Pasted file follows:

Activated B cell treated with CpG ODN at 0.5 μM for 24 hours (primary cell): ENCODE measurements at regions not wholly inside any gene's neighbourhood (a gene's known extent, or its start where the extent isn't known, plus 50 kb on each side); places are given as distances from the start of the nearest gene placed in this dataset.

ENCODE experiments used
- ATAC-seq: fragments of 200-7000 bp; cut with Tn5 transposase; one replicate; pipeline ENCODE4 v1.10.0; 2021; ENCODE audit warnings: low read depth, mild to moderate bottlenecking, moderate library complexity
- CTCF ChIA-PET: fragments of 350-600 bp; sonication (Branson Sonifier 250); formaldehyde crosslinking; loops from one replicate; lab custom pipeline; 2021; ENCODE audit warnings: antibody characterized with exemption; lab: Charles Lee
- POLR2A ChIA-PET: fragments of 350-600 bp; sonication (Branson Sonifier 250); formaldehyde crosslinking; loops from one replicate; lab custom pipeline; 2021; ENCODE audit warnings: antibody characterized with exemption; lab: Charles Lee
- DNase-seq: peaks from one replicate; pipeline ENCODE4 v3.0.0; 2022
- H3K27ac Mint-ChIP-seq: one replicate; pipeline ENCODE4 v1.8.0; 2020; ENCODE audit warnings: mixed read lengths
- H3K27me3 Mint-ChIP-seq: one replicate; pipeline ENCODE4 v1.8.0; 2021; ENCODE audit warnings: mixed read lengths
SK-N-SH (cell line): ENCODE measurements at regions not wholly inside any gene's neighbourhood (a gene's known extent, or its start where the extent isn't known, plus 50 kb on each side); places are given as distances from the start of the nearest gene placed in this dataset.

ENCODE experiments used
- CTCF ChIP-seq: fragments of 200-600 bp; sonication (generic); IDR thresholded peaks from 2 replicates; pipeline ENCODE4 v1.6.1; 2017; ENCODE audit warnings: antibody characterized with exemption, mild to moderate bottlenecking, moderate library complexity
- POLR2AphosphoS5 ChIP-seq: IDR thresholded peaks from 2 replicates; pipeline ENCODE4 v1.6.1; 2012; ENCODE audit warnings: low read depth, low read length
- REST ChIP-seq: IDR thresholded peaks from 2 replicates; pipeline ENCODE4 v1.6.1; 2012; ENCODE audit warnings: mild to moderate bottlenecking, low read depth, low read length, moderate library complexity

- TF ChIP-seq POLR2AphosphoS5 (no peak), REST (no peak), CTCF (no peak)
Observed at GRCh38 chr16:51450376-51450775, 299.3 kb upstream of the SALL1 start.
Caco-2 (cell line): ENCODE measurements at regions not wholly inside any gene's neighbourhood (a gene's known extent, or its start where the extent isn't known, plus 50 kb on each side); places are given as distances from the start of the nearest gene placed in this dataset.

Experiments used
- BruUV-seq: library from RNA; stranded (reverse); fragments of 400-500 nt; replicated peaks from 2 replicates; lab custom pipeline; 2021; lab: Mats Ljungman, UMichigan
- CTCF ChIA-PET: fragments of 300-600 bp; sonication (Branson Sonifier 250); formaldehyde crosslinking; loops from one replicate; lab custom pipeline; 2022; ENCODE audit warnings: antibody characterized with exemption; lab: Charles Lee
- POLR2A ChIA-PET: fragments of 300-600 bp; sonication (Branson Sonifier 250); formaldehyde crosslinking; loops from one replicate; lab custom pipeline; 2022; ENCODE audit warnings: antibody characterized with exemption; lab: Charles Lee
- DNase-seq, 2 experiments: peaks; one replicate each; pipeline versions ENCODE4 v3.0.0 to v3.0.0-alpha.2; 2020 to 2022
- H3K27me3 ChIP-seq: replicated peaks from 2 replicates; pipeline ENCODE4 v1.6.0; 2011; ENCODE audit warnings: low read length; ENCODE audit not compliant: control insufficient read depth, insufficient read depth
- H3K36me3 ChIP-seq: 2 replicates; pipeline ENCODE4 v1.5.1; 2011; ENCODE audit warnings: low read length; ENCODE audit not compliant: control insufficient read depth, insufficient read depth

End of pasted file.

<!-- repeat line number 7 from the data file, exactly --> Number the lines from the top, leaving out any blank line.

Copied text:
- H3K27ac Mint-ChIP-seq: one replicate; pipeline ENCODE4 v1.8.0; 2020; ENCODE audit warnings: mixed read lengths